Our ability to accurately compute the durations of events in the millisecond and second range underlies our performance in a plethora of key cognitive and sensorimotor tasks which are critical for behavioural regulation and survival, like orienting attention, making predictions, speech recognition, production and motor action. Despite this, our perception of the duration of an event in this range is not always veridical, but can be biased by external or internal factors, such as stimulus features or changes in psycho-physiological arousal (such as those induced by stress). More specifically, previous studies, corroborated by a large body of anecdotical reports, have conveyed that stressful or threatening stimuli or events leading to psycho-physiological (or arousal) changes are associated with the overestimation of time, so that people under stress perceive time as passing slower. It has been proposed that stress-induced temporal biases may be advantageous from an evolutionary perspective in that they allow a better adaptation of the observer to an external threat (favouring a better detection of threats and rapid motor responses). However, it remains largely unknown a) whether the effect of stress is limited to the aversive event which caused it, or lingers further after the event is gone, and b) which is the ultimate cause of perceptual duration overestimation. The research in this thesis exploits evidence form psychophysical research on time perception in the realm of emotionally relevant and irrelevant sensory stimuli, and psychophysiological stress research, as starting points to explore the relationship between stress-related physiology and the perception of time in the short time scale. The goal is to understand whether stress-physiology biases temporal perception by altering high-level cognitive (i.e., attention, Chapter 7 2), low-level perceptual (i.e., contrast perception, Chapter 3) processes, or both. To addressed this complex research question, I conducted three within-subjects studies: two of them (Chapters 2 and 4) where I combined methods from psycho-physiology and psychophysics to investigate the effect of stress on time perception, and a purely psychophysical one (Chapter 3) where I attempted to better characterize the effect of stimulus contrast on duration perception independently from stress. A secondary scope of my PhD project was to explore the phasic (i.e., event-evoked) pupillary dynamics while participants were judging stimulus durations. To this end, for all the studies included in this thesis, I collected pupil size measurements as participants performed behavioural temporal tasks, in a bid to understand which components of a pupillary response may be associated to timing mechanisms. As a whole, the work in this thesis suggests that pupil size may be an important non-invasive measure to gain a better grasp on the processes underlying the encoding of temporal information embedded in sensory stimuli, and it sheds some light on the complex relationship between stress-physiology and the perception of time. In fact, this work suggests that temporal biases in the milliseconds time scale (i) exist in relation to sensory stimuli which are not associated to the source of stress and presented after it has ceased, (ii) that these effects are dose- and time-dependent, and (iii) that they may be associated to modulation of high-level attentional and low-level perceptual processes.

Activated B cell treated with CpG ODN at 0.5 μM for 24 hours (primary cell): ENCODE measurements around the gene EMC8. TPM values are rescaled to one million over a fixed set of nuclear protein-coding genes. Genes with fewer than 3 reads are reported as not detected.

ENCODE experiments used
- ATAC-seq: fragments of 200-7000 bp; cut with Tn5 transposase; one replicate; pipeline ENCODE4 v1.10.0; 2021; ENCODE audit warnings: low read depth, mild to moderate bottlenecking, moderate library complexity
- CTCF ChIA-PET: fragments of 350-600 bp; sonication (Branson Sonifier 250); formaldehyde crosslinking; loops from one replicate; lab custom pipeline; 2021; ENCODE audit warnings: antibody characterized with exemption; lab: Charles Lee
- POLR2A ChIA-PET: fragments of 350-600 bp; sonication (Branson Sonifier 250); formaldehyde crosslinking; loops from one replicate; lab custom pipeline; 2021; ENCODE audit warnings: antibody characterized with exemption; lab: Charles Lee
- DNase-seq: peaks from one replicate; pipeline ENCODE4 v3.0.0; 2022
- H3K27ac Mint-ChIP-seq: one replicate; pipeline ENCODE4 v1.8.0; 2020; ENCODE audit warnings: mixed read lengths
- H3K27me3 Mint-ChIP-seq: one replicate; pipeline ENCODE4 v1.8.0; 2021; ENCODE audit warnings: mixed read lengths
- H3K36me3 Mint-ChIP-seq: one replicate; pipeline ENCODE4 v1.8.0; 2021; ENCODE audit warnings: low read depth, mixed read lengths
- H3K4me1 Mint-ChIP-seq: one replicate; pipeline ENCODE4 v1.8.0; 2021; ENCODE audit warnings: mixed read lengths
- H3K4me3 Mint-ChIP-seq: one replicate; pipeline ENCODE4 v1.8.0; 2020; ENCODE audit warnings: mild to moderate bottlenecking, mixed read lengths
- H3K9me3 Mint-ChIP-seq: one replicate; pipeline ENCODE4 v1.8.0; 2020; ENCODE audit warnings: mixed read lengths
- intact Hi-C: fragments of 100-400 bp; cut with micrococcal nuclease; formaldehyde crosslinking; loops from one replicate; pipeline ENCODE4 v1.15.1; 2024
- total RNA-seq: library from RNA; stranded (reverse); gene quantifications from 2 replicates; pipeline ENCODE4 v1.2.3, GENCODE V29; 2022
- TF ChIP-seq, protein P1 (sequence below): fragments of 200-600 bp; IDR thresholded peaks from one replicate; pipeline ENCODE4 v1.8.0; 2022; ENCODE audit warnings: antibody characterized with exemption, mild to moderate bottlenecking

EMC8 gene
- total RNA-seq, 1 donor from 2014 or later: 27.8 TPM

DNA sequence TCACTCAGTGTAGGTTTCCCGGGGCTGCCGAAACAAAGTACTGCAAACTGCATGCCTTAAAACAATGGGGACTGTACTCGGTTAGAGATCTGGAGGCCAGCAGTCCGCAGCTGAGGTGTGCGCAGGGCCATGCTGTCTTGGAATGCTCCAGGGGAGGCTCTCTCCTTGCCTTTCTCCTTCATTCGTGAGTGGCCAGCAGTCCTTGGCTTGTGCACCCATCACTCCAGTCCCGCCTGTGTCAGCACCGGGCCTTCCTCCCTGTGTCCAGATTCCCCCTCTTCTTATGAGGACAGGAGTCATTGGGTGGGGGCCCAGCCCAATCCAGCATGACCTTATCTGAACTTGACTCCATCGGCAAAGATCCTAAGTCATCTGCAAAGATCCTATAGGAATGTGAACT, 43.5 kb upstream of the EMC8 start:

Time after stress: the role of attention and visual perception / Tonon Appiani, Anna. - (2022 Jul 22).

Time after stress: the role of attention and visual perception

Tonon Appiani, Anna
2022-07-22

Abstract